Data are emerging to support the idea that mediators of angiogenesis are found in the Alzheimer's disease (AD) brain. The objective of this study is to compare the expression of the angiogenic mediators vascular endothelial growth factor (VEGF), angiopoietin, and matrix metalloproteinases (MMPs) in the microcirculation of AD patients and age-matched controls. Our results indicate that angiopoietin-2 and VEGF are expressed by AD- but not control-derived microvessels. AD-derived microvessels also release higher levels of MMP-2 and MMP-9 compared to controls. The data show that despite high levels of MMP-9, assessed by western blot, MMP-9 activity is not detectable in AD microvessels. In this regard we find high levels of the tissue inhibitor of matrix metalloproteinases-1 (TIMP-1) in AD, but not control vessels. Furthermore, we explore the ability of thrombin, previously shown to be present in AD microvessels, to affect TIMP expression in cultured brain endothelial cells and find that thrombin causes up regulation of TIMP-1. These data show that angiogenic changes occur in the microcirculation of the AD brain and suggest that if these changes are contributory to disease pathogenesis, targeting the abnormal brain endothelial cell would provide a novel therapeutic approach for the treatment of this disease.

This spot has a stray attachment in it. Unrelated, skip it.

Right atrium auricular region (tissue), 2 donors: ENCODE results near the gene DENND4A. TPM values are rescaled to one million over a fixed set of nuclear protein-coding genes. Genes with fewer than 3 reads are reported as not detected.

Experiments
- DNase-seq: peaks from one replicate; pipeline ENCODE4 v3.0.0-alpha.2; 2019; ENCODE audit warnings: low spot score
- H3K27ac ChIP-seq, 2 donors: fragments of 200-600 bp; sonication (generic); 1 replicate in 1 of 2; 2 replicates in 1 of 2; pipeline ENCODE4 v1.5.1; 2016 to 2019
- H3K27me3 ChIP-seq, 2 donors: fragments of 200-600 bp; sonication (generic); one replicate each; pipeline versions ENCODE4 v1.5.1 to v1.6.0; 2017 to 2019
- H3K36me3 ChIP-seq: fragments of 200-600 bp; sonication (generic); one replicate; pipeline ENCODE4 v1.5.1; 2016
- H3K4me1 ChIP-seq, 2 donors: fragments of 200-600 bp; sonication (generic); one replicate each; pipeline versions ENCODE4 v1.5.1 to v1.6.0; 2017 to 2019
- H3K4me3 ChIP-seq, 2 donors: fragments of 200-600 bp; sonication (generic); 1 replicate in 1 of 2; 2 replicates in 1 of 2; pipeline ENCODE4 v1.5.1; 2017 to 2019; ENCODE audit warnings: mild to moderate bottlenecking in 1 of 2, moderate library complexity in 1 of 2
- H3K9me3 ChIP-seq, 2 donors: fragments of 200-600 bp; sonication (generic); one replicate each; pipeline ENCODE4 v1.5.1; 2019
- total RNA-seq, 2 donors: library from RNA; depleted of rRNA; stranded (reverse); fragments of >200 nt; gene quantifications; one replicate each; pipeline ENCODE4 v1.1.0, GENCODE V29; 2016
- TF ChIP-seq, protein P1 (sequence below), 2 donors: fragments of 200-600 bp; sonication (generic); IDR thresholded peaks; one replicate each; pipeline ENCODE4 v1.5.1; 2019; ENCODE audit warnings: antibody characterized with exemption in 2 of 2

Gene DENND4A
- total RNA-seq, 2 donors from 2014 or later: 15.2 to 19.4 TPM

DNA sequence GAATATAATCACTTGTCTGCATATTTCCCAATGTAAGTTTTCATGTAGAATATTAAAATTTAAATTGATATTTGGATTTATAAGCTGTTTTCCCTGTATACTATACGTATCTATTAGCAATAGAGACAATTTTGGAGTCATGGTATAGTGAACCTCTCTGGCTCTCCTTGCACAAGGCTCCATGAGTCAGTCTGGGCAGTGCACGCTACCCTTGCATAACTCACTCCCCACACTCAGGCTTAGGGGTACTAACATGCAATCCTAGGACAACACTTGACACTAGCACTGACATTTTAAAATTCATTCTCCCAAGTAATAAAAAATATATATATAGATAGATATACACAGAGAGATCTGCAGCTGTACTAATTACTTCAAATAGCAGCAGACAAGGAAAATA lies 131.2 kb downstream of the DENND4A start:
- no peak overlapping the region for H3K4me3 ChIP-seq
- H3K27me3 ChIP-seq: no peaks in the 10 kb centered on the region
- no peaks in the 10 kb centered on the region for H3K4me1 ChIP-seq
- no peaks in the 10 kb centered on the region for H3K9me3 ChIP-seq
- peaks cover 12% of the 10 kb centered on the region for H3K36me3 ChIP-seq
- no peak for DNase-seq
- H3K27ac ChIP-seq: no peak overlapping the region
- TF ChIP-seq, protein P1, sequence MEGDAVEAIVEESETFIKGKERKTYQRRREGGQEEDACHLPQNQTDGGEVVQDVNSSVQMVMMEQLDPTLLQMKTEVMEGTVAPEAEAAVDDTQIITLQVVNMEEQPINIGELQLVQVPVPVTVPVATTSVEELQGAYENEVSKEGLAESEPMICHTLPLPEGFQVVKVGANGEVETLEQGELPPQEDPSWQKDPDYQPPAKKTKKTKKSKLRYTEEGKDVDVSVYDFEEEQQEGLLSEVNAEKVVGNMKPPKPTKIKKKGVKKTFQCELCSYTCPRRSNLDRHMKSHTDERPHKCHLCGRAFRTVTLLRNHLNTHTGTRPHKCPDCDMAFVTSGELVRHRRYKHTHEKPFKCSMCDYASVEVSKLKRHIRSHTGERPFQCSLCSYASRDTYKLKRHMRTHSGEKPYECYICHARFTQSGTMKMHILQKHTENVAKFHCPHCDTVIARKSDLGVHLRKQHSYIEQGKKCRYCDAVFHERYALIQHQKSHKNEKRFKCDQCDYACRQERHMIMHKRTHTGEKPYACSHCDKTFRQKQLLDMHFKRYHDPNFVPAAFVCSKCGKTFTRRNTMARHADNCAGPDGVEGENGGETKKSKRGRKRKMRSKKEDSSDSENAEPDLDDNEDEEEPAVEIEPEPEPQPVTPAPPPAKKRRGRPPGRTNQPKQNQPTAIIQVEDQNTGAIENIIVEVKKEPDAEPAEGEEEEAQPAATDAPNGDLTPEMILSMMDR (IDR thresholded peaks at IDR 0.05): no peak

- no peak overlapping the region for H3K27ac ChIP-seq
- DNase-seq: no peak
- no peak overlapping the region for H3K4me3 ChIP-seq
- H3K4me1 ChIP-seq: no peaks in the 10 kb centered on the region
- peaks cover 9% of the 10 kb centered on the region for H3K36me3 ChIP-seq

- Alzheimer's disease
- Angiogenic proteins